The Story About “Cartoon Sight” and “Floozy Winds”

Is morning just a drastic plaything? Are the lords that blink on my amniotic fallacy just hysterical cantors? Am I just some dumb cheerful donkey? My hair needs to get swollen now with the foggy contrition of seductive leeches.

Margarine paints the day a deathly boring upset green like the sounds of the air in between bones where I huddle, an unsoothed monstrosity in the conspiracy of soreness.

The thralls stick on me like the bubble paste of wildly aggressive submission.

Whenever the “graininess” hugs me in his styles-of-doubt, “glowing” and “quivering” as flocks of white seagulls by the Gowanus Canal,

Gathering all un-idealized creations in one hush of dream at its dramatic fiercest and most desperate quotidian,

it unites to the source of bounce-light – yawn-jaw’s cartilage – rule-encrusted eggs – a trance of motor-dictation to the “clown thumpers”…

And here I am, standing between “cartoon sight” and “floozy winds,” a visually discordant surface-fret in the international law of poetry’s insane floppiness,

Trying to find an emptiness of nasal wind’s hiss and moan, un-nouned, a dark jittery bird, in your cold personality…

While the tremolo of morning sun sculpture, rhythmically castanet-like, sets up a conflict that causes a tension that demands release from the spasmic magma of hellish proprioception (oh and plus my money is sad like a horny flower).

One aberration, a limp lettuce nightmare, is left inside the trembling of the vocal chords’ mottled bubbly shapes’ pure negation, the forfeiture of some vague code, like an animal fist in the plumpness of my radical fantasy –

that “felt-need-for”, uh, spatially charged doodling – nerves strumming-in-ear or tone-texture haunt:

numb thought’s otherwise endless flights of fancy: “raw jewels” or toned puddles… crippled by error and its fixed, candy-colored pleasures:

I believe in the beauty of the singing, its thick, churning motion, its brave lipstick: the lipid flash dance of your –how do you say?– unbearable… “outsideness.”

Dear Diary

Rewrote two stanzas of Charles Bernstein’s “Foreign Body Sensation” in preparation for my reading tomorrow.

Ironed the black wool Morticia dress with the sleeve cutouts also in preparation for the reading. I bought it several years ago at Love Saves the Day in the East Village, a kitsch vintage store that is soon to close. I had wandered in there with Tonya Foster, was not “looking for” a dress but there you have it. It hasn’t fit me in several years but I’ve lost a few pounds and can now get into it, even if I can’t breathe all that well once it’s zipped up. Well, I’ll hardly eat tomorrow.

It’s a fabulous dress. G. accused me of looking like Adeena in it. Here it is, with me squeezed into it:

Tried to write another poem from the “words of the day” on my yahoo page. These poems are not very exciting, I think. Mere finger exercises.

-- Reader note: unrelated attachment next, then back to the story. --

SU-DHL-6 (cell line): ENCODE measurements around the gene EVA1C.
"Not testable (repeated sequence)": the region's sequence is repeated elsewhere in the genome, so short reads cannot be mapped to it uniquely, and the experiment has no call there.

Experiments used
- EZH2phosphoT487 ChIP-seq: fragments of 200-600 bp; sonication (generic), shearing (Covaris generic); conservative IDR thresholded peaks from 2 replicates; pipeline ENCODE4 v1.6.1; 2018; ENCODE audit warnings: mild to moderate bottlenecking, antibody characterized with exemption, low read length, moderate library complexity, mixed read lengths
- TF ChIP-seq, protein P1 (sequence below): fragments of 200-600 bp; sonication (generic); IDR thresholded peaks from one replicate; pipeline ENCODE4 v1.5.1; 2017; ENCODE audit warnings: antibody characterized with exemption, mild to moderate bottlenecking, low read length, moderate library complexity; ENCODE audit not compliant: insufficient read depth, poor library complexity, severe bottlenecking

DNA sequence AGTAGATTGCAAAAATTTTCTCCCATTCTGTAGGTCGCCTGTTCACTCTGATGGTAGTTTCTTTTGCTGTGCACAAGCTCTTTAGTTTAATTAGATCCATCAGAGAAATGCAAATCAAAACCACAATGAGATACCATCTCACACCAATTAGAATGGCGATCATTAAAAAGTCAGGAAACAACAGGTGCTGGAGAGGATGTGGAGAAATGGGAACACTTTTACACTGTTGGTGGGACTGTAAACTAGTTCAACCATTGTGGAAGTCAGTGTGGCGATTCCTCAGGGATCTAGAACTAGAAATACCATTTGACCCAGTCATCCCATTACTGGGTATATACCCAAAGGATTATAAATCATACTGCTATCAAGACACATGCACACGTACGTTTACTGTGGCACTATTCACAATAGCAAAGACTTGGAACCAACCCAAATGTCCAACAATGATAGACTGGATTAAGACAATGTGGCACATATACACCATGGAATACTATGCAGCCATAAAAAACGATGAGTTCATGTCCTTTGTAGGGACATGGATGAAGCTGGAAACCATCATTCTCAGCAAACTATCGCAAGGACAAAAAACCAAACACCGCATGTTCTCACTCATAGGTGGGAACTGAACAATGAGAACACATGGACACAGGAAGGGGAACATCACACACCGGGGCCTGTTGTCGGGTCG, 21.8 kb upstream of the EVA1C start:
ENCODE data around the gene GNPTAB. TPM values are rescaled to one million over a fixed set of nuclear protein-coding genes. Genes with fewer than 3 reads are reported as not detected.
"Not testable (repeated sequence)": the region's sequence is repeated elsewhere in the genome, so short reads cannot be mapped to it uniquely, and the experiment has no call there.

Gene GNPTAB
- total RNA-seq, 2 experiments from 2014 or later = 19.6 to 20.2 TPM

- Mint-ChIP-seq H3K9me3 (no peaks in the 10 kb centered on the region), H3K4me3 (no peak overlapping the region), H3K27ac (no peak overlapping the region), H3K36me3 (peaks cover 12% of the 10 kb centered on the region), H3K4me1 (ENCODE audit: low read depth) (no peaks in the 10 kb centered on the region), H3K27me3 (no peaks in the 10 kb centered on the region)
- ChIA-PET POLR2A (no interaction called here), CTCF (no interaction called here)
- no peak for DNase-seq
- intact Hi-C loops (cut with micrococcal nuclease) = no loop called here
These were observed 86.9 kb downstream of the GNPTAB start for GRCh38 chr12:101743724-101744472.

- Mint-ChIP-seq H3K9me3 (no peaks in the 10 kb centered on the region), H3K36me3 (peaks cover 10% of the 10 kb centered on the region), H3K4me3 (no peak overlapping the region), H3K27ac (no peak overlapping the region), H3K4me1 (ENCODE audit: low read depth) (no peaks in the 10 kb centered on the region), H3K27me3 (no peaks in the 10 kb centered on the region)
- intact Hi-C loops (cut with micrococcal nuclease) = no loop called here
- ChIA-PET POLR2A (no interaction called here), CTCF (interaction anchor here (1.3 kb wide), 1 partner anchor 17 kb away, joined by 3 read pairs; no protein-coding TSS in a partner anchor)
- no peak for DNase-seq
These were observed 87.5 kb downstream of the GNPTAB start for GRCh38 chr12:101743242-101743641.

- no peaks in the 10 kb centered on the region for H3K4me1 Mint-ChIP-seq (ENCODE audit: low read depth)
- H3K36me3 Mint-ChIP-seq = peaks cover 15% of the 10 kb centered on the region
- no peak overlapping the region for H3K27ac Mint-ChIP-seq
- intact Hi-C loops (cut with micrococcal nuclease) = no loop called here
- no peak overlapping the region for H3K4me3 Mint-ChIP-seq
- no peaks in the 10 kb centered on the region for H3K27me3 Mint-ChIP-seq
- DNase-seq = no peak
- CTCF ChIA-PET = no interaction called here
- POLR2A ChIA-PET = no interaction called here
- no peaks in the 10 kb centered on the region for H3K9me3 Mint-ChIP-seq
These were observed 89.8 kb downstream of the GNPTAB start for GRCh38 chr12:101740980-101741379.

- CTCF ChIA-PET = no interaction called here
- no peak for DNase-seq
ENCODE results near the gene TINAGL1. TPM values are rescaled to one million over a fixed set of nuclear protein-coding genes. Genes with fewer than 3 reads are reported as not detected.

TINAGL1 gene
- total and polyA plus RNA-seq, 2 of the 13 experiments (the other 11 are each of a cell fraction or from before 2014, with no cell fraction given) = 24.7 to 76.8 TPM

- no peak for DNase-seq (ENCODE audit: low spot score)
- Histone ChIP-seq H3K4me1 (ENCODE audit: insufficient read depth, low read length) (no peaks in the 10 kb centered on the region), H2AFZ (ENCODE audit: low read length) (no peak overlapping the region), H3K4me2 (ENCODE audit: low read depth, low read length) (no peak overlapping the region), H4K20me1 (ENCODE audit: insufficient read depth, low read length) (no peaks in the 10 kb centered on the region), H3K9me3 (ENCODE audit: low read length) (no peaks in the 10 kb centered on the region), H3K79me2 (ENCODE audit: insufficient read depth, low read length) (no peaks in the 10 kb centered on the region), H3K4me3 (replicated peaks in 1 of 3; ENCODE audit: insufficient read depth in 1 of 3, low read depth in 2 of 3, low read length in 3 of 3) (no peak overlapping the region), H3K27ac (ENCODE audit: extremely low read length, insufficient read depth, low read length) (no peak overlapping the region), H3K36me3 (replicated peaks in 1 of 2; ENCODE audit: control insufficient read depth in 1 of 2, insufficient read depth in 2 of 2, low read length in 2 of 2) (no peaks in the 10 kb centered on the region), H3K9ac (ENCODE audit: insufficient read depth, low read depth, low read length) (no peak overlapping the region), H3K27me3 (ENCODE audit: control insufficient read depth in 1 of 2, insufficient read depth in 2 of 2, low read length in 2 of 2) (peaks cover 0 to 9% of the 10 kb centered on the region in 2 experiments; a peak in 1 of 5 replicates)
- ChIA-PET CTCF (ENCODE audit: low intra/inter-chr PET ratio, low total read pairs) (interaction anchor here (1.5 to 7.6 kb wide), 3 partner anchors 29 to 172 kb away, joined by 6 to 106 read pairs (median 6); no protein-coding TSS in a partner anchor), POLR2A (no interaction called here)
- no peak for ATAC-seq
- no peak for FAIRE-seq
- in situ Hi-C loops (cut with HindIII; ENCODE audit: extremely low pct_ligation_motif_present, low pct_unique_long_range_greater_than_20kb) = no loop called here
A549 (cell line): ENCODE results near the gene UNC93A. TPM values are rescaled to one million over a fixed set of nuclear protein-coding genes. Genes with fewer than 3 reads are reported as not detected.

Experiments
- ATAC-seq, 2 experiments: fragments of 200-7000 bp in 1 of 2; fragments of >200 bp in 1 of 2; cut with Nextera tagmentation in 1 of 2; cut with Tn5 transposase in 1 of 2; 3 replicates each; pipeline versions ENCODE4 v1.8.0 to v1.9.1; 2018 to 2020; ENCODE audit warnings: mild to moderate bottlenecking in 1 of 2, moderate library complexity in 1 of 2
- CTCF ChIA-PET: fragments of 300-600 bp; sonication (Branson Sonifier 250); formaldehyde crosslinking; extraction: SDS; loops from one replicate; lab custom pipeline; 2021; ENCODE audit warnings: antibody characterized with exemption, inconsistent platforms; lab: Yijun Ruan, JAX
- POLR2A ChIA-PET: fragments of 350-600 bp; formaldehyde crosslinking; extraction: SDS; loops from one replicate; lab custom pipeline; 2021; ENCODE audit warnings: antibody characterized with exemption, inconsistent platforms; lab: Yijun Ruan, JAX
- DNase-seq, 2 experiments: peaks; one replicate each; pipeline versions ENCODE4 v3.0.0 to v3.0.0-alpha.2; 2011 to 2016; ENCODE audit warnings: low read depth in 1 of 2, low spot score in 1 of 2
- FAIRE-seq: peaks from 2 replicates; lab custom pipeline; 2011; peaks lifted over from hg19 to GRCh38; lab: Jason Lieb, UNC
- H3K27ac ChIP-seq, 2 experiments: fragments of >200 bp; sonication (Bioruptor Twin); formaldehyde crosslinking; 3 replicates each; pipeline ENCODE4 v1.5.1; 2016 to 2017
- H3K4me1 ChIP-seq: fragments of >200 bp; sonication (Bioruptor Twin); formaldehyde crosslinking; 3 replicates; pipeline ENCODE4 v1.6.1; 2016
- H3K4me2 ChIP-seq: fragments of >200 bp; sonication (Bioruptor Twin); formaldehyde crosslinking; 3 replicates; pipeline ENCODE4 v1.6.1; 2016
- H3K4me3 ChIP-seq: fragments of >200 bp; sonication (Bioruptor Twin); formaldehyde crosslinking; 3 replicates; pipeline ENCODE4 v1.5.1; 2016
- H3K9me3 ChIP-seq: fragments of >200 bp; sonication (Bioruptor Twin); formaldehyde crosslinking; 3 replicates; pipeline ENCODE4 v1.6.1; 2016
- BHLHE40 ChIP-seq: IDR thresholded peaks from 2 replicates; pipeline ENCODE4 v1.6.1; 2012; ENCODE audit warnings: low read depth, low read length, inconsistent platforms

Lightly researched Louise Colet and Emmy Hennings, as they were both mentioned in Chris Kraus’ book. Louise Colet’s letters to Flaubert have all been destroyed. A pity. She took up with Alfred de Musset (wasn’t he the guy who stabbed his hand with a fork?[later note: no, he appears to have stabbed his brother’s hand with a fork, at least in the movie version]) after she broke up with Flaubert, who really wasn’t all that nice to her.

I chided Gary today for his daily beer habit. He just came in smelling of it. Boys always smell like beer. I have never had a boyfriend who didn’t smell like beer.

We went to 86th St. and ate at Nyonya. I had these incredible curry mee noodles ( I know that’s redundant as “mee” means “noodles,” but perhaps most readers of this blog, all six of them!, won’t know that). I took many photographs as I always do these days, one reason being that when I take photographs I feel less of an urge to buy things, and yet I can still take something home from my travels. Here are the noodles (did I mention that Noodle was my childhood nickname?):

Atop the soup: “young” tofu, a hot pepper and a slice of eggplant both stuffed with seasoned fish paste, and roasted shallots. Divine.

Besides ironing and the Charles poem, I am procrastinating REALLY preparing for the reading. Perhaps I will do that tomorrow. I am also procrastinating on a huge project I’ve set for myself, which is creating a book partly from this blog and partly from uncollected & recent poems. It’s just so daunting. but I have made some progress.

Feeling keenly that my blog has not always been all that intelligent (I haven’t tried to make it so). At least not compared to Chris Kraus’ book. I am so easily given to a kind of gee-whiz breeziness. Maybe the book needn’t be all that intelligent? Like, it might have other virtues?